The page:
Birman and Glade have shown various strategies to implement consistent failure

reporting in distributed systems. The one that is of the most interest in this discussion is









the dynamic consensus/group-membership protocol. Here the group membership protocol

or GMP is the sole agent for recovery and failure decisions (we consider a failure to be

the event of a host leaving the group and recovery the event of the a host rejoining the

group).

ISIS and Horus

Ken Birman and his colleagues at Cornell University have developed two

distributed systems: ISIS (Cho and Birman 1994), and its successor Horus (Van Renesse,

Birman, and Maffeis 1996). The basic approach of these two projects is to develop a

toolkit for distributed programming. Tools have been included for managing data,

synchronizing distributed computations, automatic recovery and dynamic reconfiguration

of the system to adapt to fluctuating workloads. ISIS is a system developed out of a study

of fault tolerance in distributed systems. The system implements a collection of

techniques for building software for distributed systems that performs well, is robust

despite both hardware and software crashes, and exploits parallelism.

Group management in ISIS is similar to a coordinating processor executing a

Three-Phase commit (Skeen 1982) to atomically install new group views. In normal

circumstances, a centralized entity known as the coordinator repeatedly detects failures,

computes new group views and installs them. When the coordinator goes down, a new

coordinator needs to be elected to install new views. Since the installation of the previous

view may have progressed halfway, the new coordinator must poll processors to get their

opinions about what view must be installed.

Horus is an extension to ISIS. In its related literature, Horus has been described as

a flexible and extensible process-group communication system, in which the interfaces

seen by the application can be varied to conceal the system behind more conventional









interfaces, and in which the actual properties of the groups used (membership,

communication, events that affect the group) can be matched to the specific needs of the

application.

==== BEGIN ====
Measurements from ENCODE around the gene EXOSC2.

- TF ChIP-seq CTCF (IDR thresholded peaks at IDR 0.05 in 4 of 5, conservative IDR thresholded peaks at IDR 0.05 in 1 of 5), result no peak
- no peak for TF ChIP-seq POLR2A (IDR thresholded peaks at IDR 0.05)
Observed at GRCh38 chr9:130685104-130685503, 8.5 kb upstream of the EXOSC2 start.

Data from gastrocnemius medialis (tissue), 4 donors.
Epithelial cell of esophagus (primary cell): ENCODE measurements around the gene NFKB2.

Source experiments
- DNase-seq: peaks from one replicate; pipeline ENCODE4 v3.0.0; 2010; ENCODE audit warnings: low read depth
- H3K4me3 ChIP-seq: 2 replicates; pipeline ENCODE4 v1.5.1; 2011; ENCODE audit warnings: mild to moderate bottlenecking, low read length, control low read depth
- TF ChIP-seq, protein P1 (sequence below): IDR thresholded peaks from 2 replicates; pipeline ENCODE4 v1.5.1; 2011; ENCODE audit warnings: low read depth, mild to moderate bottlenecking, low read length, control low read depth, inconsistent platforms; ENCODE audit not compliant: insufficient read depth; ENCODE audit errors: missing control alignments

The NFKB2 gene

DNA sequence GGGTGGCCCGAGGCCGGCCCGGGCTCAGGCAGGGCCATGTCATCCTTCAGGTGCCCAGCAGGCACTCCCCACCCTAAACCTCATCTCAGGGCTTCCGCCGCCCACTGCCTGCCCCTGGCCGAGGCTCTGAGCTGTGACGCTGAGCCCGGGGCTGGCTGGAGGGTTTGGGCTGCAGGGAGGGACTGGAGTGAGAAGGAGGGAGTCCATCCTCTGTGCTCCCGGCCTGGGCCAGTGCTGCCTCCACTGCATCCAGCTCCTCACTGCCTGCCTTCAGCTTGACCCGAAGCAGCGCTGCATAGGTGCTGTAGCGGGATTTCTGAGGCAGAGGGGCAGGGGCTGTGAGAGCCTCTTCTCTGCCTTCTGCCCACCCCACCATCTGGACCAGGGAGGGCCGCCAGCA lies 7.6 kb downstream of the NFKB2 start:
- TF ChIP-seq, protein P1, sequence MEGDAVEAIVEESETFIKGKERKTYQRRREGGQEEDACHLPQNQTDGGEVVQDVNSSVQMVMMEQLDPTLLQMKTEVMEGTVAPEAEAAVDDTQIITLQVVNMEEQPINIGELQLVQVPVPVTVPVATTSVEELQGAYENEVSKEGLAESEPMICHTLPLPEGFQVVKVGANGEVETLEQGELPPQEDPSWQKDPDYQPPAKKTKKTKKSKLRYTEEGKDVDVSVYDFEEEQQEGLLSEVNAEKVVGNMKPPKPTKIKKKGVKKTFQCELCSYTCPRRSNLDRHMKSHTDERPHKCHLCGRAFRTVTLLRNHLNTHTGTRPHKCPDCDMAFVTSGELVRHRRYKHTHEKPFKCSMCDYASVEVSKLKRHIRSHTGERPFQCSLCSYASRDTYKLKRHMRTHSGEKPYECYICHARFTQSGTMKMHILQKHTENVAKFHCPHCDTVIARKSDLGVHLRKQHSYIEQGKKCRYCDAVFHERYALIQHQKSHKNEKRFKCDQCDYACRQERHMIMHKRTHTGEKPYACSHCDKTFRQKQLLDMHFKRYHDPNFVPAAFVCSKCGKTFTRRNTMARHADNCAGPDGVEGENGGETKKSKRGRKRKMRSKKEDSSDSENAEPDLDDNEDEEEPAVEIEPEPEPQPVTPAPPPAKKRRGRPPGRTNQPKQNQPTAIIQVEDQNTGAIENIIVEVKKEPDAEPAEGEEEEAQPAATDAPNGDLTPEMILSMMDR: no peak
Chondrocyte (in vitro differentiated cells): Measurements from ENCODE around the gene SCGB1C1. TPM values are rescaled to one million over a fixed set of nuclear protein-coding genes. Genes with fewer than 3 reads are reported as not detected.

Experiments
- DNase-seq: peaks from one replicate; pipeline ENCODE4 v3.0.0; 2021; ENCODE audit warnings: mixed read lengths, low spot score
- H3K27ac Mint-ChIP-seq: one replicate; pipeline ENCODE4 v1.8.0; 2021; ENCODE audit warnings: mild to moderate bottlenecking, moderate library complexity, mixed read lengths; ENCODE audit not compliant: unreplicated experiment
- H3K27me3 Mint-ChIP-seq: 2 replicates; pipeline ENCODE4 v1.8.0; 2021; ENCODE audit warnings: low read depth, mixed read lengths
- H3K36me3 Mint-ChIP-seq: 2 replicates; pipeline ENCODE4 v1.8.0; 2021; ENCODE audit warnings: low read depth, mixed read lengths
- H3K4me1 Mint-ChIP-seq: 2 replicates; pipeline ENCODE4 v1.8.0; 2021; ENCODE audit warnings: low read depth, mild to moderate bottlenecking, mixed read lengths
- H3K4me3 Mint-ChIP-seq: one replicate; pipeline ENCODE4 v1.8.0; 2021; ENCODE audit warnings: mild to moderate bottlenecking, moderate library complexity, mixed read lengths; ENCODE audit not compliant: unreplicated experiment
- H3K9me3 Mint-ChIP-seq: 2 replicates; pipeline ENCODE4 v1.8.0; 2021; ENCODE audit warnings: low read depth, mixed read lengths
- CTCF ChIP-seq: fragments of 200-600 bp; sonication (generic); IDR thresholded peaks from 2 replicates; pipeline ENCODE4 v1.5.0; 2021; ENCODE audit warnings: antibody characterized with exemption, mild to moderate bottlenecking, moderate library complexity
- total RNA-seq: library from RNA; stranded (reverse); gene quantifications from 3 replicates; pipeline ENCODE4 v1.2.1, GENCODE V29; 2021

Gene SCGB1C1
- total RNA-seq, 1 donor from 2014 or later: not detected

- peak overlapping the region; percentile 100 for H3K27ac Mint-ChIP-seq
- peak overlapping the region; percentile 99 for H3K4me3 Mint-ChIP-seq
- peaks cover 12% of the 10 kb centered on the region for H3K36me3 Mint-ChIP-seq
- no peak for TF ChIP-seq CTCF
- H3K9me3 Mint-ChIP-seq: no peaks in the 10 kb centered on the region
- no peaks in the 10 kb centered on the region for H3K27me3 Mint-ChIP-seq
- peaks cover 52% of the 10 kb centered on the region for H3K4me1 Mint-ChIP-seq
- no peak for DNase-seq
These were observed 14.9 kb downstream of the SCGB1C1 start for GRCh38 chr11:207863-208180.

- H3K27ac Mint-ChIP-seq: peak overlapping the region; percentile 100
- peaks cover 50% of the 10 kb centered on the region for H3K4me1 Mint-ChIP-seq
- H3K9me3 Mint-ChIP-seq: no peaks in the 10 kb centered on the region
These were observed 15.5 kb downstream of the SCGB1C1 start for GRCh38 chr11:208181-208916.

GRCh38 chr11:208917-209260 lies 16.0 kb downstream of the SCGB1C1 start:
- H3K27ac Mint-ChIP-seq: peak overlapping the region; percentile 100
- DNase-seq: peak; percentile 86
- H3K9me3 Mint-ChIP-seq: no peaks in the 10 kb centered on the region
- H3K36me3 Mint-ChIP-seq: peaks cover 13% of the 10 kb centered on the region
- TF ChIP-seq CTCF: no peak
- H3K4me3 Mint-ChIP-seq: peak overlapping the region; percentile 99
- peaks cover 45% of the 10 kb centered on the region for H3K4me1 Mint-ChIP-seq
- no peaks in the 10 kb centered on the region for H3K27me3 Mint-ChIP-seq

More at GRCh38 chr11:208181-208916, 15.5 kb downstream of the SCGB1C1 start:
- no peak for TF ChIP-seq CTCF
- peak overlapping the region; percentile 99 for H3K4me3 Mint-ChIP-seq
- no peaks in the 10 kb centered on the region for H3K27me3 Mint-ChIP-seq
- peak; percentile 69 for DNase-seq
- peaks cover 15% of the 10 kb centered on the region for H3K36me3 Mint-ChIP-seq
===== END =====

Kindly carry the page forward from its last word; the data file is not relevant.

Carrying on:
Peer-to-Peer Paradigm

The peer-to-peer (P2P) paradigm is the way in which different computers (hence

processes) interact with each other without the intervention of a centralized entity like a

server. The advantage of using peer-to-peer is that we have avoided relying upon a

central entity that is a single point of failure. This is exactly how we propose to maintain


PDA CAll
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Figure 3-2 Peer-to-peer computing enables direct communication among peers and a new
interaction style (Source: Gong 2001)

groups and this is the environment for which we need to solve the reliable group

membership problem. Thus we can model each member of a group as a peer.

Thus, while traditionally group communication has been used for multicast

messages and for modeling distributed systems, we can now use group views to maintain

a list of active peers that a given peer can interact with.

Peer-to-peer computing offers an intuitive model for the most fundamental

Internet activities: searching and sharing. Although today's applications are primarily for

finding, retrieving and using media files, they hint at what complete access to the web

can deliver in the future.









* Resources, including information and processing power, can be shared directly
from those who have them to those who need them. Documents can be managed
and encrypted so that they are anonymous, likely to exist somewhere in the
network at all times, and more secure.

* Peer-to-peer searches are distributed, parallel, and asynchronous, enabling deep
searches of Internet content that quickly yields up to the minute results. Current
look-ups conducted by search engines are limited by the months it takes their
crawlers to traverse the sites that they index. In contrast, peer-to-peer search
results are more relevant, and can be more focused, e.g., by qualifying the peer
group, and qualifying the search, more precise results can be obtained over a
much larger search space.

* Instant messaging systems can locate users quickly with distributed searches,
enabling direct user-to-user communication or collaboration independent of any
service provider.